theology · theology thursday

Theology Thursday: All Things are Possible with God

January. That time of year when inspirational quotes are everywhere. I have seen a plethora of them all over social media, and my least favorite this year seems to be the ones I’m seeing most frequently. These are the ones promising women that they can do anything because “Nothing is impossible with God,” or, “All things are possible with God.”


Just once I’d like to see someone leap off of the roof of one of these megachurches after quoting that verse and yelling, “I can fly!!!!”

(except, I really wouldn’t. so please, don’t do that. but do you see already how misused this verse is? do you really think you can fly like Supergirl because “nothing is impossible with God”?)

Today let’s tackle where this verse comes from in Scripture and why it doesn’t mean what most people think it means.


(image source)

There are two primary verses that tell us nothing is impossible with God. Luke 1:37 states “For nothing will be impossible with God,” and Matthew 19:26 states “And looking at them, Jesus said to them, ‘With people this is impossible, but with God all things are possible’.” Since most of the inspirational memes I see don’t actually contain a biblical reference, I’m going to quickly address both of these.

Quick History Lesson on Luke and Matthew

Both of these books of the Bible are gospels. Luke was written by a man traditionally known as a doctor; he interviewed many eyewitnesses to Jesus’ ministry and wrote the books of Luke and Acts. Matthew was a disciple of Jesus, one of the Twelve. The account of his becoming a disciple can be found in Matthew 9 and Mark 2. So Matthew was an actual eyewitness to the life of Christ. There is no reason to doubt what either of these men wrote.

Context of Luke 1:37

Let’s look at the context of Luke 1:37. Chapter one of Luke contains a lot of information: the story of Zacharias, Elizabeth, and the conception of the baby John (the Baptist), and the angel Gabriel visiting a young virgin named Mary. It is within this angelic visitation that verse 37 takes place.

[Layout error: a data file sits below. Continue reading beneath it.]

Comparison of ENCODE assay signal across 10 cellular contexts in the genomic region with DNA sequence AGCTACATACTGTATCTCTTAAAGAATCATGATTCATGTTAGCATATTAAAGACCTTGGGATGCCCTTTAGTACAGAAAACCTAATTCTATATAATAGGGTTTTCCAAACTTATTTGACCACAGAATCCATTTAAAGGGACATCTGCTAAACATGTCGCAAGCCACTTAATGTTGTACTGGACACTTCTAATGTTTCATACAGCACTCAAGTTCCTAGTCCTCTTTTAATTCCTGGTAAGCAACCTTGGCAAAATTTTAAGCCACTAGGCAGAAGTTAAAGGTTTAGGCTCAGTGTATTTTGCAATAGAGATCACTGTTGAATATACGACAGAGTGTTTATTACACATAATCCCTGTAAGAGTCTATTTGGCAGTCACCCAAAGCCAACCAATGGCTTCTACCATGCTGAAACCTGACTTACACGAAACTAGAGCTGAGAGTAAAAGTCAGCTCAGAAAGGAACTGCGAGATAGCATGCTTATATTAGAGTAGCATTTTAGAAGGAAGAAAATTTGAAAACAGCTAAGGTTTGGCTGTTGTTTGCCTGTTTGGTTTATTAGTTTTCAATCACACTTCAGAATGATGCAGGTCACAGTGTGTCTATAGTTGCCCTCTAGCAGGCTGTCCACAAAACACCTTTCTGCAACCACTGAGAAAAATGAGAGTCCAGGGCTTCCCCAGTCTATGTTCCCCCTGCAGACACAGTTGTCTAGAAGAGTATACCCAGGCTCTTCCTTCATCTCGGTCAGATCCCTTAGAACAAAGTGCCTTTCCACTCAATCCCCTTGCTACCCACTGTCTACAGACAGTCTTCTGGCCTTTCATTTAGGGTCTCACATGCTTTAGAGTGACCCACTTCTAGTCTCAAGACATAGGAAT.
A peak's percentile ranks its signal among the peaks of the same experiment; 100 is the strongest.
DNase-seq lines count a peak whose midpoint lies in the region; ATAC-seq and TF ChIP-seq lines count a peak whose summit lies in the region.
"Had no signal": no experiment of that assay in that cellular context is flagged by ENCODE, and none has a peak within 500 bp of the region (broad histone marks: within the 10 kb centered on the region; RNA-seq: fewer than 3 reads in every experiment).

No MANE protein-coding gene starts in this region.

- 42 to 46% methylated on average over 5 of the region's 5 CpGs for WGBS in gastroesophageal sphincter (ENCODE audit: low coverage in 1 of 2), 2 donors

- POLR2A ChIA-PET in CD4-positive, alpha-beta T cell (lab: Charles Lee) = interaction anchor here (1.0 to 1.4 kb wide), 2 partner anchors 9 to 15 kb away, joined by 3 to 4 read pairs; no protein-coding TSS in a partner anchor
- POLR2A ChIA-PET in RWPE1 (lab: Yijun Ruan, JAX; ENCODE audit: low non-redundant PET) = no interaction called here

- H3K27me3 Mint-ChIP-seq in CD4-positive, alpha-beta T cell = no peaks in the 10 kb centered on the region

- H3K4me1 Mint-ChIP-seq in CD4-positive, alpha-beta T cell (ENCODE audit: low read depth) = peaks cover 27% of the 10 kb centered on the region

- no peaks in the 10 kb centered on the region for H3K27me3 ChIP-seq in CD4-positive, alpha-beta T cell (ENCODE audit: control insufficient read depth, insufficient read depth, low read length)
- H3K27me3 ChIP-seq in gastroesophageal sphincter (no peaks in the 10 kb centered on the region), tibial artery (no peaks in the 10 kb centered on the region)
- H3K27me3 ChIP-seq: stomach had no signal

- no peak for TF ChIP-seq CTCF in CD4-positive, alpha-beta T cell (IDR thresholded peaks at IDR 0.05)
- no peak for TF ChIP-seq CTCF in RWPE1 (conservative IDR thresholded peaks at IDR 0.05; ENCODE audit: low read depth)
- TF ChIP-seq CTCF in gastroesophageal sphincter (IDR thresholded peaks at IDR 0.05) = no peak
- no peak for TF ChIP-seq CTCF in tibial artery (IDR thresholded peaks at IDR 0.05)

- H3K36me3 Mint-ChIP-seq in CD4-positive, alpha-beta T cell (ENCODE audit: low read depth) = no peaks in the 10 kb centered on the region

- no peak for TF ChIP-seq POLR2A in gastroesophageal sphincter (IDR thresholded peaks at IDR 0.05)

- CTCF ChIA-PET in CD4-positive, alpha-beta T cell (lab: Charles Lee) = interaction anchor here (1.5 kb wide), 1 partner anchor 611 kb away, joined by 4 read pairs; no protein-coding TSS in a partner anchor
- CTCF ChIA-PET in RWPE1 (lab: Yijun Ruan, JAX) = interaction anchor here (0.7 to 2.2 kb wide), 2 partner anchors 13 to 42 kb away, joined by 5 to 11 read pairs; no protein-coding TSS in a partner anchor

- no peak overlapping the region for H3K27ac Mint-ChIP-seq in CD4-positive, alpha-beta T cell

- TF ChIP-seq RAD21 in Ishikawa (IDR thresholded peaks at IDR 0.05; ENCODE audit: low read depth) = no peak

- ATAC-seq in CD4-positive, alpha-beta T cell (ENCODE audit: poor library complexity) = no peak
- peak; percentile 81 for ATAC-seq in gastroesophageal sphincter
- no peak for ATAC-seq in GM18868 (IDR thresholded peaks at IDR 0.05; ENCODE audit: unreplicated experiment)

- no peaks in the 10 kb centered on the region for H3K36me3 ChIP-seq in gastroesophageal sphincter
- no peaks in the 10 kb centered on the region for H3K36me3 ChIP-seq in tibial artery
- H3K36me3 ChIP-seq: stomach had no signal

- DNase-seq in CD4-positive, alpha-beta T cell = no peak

Gabriel has appeared to Mary and informed her that God has chosen her to be the mother of His Son. Starting in verse 34, this is what happens:

“Mary said to the angel, ‘How can this be, since I am a virgin?’ The angel answered and said to her, ‘The Holy Spirit will come upon you, and the power of the Most High will overshadow you; and for that reason the holy Child shall be called the Son of God. And behold, even your relative Elizabeth has also conceived a son in her old age; and she who was called barren is now in her sixth month. For nothing will be impossible with God’.”

The context here is specifically in reference to the  miraculous conceptions of both Jesus (to a virgin mother) and John (to a barren couple well past child bearing years). This is similar to what God Himself said to Sarah when she laughed when Abraham was told she would conceive at the age of 90 (see Genesis 18:14 – “Is anything too difficult for the Lord?”). Notice, too, that this was a response to Mary’s question. She readily believed that she would carry the child of God; she just didn’t understand how. Gabriel was assuring her that the how didn’t matter because God could, and would, take care of it.

This is not a blanket promise to women in the 21st century that we can do or have whatever we set our minds to, “because nothing is impossible for our God.” People who use the verse in such a way are twisting Scripture to use it in a name it and claim it method. This is another way of misusing the name of God.